Remembering, I feel strongly compelled to cry:  from the first moment I saw her that night, each subsequent visit, and even now when I'm writing, tears well up in my eyes.  Tears of joy.  Mother is home.

Friday, April 01, 2011

The Proust Questionnaire

Vanity Fair, the magazine, upholds a tradition on its last printed page: the Proust questionnaire.  The Proust Questionnaire is a questionnaire about one's personality. Its name and modern popularity as a form of interview is owed to the responses given by the French writer Marcel Proust.

Your favorite virtue:  Kindness

Your favorite qualities in a man/woman: Smiles, softness, forgivingness, insight

Your chief characteristic: optimistic blue eyes

What do you appreciate the most in Your friends: tolerence, patience

Your main fault: too quick to judge, quick tongue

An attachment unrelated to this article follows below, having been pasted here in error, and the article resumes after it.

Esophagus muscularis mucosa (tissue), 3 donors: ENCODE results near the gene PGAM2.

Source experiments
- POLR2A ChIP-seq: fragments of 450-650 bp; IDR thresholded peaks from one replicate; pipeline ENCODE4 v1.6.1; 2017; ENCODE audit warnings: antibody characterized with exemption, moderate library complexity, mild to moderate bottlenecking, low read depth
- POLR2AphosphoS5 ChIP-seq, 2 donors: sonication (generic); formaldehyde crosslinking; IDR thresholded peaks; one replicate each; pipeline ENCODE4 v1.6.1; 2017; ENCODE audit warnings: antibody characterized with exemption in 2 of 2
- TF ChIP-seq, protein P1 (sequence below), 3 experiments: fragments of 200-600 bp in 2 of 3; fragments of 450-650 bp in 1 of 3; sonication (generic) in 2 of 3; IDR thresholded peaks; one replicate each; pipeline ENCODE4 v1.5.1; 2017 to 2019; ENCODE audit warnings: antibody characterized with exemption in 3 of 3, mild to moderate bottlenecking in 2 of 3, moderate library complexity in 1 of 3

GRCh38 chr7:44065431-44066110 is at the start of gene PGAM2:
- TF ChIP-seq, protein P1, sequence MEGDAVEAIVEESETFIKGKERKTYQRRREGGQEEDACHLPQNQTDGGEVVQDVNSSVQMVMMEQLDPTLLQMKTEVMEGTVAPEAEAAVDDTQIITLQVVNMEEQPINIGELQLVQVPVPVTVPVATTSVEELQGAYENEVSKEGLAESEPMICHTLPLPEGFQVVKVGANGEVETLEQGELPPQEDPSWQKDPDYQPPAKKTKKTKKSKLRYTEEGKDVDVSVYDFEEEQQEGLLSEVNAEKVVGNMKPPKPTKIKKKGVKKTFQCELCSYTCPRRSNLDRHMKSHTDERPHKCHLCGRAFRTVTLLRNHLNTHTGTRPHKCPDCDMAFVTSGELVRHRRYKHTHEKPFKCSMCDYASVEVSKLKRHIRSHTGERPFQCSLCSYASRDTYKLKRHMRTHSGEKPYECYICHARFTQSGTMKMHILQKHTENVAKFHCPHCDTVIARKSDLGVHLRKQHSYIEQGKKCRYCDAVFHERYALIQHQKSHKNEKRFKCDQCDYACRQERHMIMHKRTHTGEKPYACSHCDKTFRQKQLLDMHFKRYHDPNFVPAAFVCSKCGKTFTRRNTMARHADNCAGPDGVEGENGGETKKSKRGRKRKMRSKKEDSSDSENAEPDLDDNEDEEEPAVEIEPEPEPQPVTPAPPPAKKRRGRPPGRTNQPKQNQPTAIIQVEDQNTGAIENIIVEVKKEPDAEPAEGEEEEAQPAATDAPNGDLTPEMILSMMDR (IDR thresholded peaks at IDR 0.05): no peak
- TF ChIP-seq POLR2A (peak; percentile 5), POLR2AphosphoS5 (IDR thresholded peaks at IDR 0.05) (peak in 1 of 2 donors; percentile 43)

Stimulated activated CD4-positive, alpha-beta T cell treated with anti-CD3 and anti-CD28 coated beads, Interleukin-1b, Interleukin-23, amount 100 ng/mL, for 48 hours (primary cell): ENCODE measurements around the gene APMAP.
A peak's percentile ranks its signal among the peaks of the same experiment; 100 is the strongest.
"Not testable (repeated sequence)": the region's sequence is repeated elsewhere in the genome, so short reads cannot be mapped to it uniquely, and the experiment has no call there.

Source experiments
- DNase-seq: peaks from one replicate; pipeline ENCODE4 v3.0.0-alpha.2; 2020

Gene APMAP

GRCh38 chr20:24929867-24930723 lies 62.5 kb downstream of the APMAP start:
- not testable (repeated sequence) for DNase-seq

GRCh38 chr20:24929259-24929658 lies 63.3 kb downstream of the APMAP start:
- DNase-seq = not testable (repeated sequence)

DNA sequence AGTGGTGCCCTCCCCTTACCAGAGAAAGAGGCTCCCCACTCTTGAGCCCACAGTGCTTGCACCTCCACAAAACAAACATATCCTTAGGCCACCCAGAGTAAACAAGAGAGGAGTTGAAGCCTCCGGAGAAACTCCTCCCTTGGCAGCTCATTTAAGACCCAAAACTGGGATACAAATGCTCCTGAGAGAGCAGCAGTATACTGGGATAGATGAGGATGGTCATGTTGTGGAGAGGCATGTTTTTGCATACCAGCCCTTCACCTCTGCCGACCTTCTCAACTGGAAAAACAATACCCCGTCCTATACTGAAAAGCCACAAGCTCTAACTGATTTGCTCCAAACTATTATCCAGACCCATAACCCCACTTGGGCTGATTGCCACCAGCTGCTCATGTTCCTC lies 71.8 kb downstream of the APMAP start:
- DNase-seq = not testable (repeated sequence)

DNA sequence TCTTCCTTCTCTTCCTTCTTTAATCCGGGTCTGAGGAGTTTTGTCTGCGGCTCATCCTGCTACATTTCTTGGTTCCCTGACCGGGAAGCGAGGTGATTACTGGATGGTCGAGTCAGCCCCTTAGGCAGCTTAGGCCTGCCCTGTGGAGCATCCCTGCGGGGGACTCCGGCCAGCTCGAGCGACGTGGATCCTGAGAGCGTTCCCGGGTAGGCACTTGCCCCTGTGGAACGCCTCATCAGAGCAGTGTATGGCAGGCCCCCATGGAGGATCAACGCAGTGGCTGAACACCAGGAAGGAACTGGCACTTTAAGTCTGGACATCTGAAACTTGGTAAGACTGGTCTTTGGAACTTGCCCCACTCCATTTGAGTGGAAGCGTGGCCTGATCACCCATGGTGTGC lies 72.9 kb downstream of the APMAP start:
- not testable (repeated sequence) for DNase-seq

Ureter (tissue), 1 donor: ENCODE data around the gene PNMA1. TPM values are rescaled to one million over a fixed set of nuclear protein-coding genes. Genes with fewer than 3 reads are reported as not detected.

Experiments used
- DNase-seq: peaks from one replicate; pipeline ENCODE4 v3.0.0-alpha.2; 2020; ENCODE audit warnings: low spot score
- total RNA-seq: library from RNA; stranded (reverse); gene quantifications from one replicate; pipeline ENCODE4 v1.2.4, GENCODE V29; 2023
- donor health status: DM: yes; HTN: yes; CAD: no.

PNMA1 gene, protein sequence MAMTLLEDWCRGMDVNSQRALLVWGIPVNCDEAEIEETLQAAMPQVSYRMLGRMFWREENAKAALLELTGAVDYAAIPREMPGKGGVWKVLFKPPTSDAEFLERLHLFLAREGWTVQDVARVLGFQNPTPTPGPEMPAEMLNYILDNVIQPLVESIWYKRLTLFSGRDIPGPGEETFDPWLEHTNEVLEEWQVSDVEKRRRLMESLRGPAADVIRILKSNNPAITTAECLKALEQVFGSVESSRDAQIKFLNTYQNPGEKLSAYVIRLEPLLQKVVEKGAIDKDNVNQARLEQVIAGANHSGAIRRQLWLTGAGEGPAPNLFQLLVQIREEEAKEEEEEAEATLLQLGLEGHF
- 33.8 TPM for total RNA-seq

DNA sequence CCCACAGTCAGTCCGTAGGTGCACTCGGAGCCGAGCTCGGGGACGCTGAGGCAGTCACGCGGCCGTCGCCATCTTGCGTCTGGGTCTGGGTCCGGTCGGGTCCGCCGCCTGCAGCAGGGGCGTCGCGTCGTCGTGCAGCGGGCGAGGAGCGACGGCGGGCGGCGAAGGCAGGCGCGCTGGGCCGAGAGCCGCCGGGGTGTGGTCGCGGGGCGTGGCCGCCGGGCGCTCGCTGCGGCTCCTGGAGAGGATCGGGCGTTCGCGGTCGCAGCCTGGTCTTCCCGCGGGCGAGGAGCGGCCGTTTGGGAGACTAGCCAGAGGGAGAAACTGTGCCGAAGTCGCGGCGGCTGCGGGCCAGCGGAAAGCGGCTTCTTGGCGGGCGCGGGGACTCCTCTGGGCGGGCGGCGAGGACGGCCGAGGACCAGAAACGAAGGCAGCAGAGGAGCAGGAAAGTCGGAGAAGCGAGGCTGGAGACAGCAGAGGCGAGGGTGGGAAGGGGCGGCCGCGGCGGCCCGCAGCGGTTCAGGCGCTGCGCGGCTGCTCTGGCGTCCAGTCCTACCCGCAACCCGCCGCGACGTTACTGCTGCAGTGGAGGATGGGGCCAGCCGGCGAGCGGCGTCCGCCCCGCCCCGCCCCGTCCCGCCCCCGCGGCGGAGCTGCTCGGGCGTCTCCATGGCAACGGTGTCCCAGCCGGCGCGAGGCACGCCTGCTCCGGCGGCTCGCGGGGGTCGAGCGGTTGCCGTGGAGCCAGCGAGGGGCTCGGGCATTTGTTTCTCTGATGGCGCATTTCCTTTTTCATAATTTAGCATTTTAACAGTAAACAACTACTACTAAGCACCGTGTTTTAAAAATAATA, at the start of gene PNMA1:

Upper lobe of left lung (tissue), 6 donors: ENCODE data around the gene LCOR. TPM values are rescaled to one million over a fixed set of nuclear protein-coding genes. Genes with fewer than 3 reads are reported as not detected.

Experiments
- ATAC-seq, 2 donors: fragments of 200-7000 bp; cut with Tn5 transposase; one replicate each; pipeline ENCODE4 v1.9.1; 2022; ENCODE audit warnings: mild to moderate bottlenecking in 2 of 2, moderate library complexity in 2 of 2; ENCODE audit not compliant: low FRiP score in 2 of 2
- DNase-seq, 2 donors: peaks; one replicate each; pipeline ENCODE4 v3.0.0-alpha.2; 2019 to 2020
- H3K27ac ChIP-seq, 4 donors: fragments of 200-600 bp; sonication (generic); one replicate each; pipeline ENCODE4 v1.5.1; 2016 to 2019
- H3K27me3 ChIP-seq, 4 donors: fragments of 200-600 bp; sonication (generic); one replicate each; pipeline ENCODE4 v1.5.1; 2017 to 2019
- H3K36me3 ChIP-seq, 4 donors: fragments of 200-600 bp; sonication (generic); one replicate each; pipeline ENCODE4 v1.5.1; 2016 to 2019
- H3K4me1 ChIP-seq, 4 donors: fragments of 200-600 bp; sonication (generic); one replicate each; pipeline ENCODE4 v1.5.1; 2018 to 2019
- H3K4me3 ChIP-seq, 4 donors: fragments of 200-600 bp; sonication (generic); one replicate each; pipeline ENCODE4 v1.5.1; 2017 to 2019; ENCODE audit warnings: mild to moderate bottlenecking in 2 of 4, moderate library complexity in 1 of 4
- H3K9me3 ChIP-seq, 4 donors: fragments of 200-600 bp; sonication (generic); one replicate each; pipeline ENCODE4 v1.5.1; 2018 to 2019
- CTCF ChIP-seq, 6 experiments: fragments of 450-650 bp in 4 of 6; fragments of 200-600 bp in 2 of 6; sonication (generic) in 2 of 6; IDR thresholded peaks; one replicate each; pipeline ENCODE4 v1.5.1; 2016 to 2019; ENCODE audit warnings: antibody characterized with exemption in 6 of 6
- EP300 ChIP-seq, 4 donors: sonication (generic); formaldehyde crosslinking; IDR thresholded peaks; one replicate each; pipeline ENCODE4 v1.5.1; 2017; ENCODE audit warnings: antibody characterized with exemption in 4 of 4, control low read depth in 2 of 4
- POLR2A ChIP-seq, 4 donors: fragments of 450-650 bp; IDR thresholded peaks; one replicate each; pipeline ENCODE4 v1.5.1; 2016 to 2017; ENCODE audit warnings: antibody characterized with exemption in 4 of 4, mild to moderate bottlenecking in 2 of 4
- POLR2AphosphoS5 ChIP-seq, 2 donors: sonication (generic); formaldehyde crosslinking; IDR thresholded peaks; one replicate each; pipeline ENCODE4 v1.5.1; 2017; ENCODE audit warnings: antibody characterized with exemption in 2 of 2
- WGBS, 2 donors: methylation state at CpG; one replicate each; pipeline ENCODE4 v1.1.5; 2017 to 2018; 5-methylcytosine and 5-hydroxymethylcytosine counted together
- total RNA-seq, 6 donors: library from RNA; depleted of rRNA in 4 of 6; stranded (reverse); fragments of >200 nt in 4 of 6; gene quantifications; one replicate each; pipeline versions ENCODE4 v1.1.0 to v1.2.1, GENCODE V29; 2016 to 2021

Your favourite occupation: helping others

Your idea of happiness: tennis @ the Surf & racquet club, 8 am

Your idea of misery: wet shoes, uninvited cold weather, bad manners

If not yourself, who would you be?  Gandhi

Where would you like to live? In the sun

Your favourite color and flower? Blue, hyacinth

Your favorite prose authors: Flaubert, Theroux

Your favorite poets: Catullus, Baudelaire

Your favorite heros in fiction: Julien Sorel, Asterix le Gaulois

Your favorite heroines in fiction: Helen of Troy, Aphrodite

Your favorite painters and composers: Francis Bacon, Satie

Your heroes in real life: Wavy Gravy, FF Coppola, Dylan

Your favorite heroines in real life: my female companions

What characters in history do you most dislike: Hitler